Isolating your subject can create a powerful image, but have you ever found yourself wondering how to keep your subject sharp while blurring the background? There are two simple keys to achieving this effect:
- Get close to your subject, while maximizing the distance between your subject and the background
- Use a large aperture (smaller f-number)
The larger aperture, e.g. f/4, will create a shallow depth of field, which means your subject will be sharp, but anything closer to, or further away from the camera will appear blurry (the opposite is true for smaller apertures, e.g. f/22, where you will have a greater depth of field and more of the image in focus).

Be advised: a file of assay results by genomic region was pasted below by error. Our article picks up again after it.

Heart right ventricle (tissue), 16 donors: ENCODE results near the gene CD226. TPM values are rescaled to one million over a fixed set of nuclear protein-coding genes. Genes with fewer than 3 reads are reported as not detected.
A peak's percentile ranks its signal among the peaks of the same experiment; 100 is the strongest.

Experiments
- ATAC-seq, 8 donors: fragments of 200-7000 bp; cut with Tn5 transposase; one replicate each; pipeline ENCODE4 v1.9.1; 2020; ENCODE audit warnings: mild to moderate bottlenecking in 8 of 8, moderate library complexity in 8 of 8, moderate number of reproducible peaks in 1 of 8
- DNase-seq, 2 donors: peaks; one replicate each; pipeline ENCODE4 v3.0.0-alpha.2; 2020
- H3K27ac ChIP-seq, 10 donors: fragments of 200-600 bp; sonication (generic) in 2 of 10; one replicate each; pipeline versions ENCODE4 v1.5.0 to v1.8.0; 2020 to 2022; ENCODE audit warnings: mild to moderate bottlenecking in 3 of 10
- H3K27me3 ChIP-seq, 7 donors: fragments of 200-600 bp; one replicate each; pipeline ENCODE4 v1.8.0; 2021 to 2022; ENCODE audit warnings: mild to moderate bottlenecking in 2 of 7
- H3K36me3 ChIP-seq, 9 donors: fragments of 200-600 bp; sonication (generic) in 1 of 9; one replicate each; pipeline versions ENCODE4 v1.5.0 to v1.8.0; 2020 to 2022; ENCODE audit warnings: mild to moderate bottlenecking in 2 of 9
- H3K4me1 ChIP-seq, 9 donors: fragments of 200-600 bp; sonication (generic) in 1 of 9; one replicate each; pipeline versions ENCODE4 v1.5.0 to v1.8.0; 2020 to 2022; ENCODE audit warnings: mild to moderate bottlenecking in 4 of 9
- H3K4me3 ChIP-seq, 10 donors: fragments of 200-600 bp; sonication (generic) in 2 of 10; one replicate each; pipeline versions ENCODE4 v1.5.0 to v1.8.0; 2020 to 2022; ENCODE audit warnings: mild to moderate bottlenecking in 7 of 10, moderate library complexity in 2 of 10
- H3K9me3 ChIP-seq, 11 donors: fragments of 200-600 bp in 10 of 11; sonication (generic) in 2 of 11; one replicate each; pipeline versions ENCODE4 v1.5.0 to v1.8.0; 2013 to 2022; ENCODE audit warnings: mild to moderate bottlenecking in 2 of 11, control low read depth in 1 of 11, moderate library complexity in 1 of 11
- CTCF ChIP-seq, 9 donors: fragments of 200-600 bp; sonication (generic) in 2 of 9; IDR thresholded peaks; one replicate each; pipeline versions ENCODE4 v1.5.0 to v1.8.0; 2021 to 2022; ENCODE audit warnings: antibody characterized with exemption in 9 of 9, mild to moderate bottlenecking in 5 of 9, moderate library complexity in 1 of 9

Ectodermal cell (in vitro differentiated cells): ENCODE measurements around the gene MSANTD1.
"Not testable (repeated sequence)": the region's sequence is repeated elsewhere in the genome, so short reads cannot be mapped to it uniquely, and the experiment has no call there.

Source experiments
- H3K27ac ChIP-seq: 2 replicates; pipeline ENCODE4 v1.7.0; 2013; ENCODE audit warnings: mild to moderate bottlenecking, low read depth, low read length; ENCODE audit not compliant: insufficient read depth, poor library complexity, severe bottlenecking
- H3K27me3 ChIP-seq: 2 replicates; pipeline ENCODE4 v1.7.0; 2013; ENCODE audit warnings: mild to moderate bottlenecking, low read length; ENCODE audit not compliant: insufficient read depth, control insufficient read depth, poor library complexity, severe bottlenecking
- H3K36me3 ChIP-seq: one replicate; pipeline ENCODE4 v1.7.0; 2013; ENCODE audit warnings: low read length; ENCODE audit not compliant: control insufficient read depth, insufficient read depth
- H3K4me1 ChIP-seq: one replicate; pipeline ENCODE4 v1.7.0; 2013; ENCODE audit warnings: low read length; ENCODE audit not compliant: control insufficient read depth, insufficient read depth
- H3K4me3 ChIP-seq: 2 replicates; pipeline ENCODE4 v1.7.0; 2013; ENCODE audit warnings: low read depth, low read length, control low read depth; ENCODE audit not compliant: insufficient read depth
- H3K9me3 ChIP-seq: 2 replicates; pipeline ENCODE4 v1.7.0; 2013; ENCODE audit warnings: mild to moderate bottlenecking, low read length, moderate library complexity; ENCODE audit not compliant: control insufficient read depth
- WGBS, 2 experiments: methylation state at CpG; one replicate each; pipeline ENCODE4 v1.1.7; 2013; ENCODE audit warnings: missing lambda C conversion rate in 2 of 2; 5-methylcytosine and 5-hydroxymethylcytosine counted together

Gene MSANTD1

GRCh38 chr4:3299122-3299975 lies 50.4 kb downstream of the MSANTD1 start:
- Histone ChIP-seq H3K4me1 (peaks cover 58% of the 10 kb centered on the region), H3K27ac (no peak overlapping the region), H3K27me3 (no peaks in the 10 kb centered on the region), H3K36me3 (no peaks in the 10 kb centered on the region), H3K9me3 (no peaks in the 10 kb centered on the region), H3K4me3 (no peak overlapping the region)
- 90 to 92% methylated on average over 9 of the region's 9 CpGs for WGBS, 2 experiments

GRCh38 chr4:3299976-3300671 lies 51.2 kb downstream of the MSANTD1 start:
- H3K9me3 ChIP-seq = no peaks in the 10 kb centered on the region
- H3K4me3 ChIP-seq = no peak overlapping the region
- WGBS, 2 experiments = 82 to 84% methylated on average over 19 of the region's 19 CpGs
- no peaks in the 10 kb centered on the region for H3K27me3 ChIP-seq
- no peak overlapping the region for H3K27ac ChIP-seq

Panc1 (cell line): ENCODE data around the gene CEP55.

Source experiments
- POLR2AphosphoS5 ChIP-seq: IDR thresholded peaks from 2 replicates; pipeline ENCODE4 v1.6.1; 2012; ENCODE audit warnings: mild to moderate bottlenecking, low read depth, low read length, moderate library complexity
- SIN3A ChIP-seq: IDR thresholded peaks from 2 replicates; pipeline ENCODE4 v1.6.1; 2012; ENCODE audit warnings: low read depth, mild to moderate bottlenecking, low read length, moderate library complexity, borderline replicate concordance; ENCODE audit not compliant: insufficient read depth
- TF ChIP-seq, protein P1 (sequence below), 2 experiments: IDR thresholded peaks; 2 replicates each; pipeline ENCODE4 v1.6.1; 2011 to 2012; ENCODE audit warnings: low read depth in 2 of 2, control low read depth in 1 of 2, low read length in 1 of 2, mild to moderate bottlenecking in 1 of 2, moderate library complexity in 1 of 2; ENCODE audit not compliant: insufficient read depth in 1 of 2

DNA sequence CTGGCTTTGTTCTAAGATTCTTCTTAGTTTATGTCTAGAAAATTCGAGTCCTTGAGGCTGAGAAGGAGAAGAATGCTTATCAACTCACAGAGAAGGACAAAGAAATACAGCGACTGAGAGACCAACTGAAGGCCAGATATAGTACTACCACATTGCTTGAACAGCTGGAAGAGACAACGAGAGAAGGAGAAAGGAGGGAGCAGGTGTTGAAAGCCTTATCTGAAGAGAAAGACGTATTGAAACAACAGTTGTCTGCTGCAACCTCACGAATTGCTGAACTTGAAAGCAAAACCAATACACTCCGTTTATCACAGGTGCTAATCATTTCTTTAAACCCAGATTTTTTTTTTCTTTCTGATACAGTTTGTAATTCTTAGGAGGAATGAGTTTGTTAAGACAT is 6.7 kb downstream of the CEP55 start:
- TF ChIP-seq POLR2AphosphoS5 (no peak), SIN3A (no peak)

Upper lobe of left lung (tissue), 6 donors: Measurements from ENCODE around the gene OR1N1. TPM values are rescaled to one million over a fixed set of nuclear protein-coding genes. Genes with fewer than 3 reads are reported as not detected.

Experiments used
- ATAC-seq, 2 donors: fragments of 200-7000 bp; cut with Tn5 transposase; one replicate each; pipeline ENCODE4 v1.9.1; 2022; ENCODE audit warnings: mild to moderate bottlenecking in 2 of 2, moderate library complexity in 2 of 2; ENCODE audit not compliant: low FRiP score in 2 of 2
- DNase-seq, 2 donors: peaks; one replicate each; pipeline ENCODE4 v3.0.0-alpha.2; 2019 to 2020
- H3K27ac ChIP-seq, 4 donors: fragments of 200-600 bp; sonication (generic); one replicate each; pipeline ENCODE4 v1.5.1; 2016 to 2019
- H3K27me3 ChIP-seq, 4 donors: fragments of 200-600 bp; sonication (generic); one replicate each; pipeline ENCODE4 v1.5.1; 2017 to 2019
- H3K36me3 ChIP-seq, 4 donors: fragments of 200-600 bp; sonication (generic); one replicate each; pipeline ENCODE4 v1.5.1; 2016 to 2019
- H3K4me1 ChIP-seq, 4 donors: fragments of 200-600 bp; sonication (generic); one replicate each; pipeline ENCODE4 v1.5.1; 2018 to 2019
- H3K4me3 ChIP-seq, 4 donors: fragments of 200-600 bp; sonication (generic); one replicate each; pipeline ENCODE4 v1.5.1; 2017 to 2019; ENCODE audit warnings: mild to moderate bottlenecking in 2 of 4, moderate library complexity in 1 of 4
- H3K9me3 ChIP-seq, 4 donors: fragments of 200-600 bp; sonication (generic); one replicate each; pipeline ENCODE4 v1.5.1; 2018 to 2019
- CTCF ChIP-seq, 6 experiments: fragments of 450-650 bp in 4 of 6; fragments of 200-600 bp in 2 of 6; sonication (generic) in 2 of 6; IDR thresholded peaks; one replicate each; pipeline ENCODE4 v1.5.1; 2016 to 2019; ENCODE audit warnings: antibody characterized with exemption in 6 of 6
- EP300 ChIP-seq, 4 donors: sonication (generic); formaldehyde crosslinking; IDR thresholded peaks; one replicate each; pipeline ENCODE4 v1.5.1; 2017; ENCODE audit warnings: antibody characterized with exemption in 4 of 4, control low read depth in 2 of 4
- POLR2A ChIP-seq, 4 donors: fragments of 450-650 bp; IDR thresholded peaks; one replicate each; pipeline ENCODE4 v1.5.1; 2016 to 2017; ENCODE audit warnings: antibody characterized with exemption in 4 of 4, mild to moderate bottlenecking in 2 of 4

Another valuable tip is to get as low as possible, even slightly below your subject. This will eliminate the ground and other low distractions. Getting down eye level to your subject often creates a far more appealing image.
The dragonfly above is a Twelve-spotted Skimmer. I was about six feet from the dragonfly, and the background several yards further back. The blue in the background is a gap in the green canopy of oak trees. I had my camera “just-in-case” I saw something interesting… I’m very glad I brought it that day.
Technical Details of the Photograph
- Camera: Rebel XTi
- Lens: EF 100-400mm f/4.5-5.6L IS USM
- F-Stop: f/7.1
- Focal Length: 400 mm
- Exposure: 1/250th
- Tripod: None (handheld)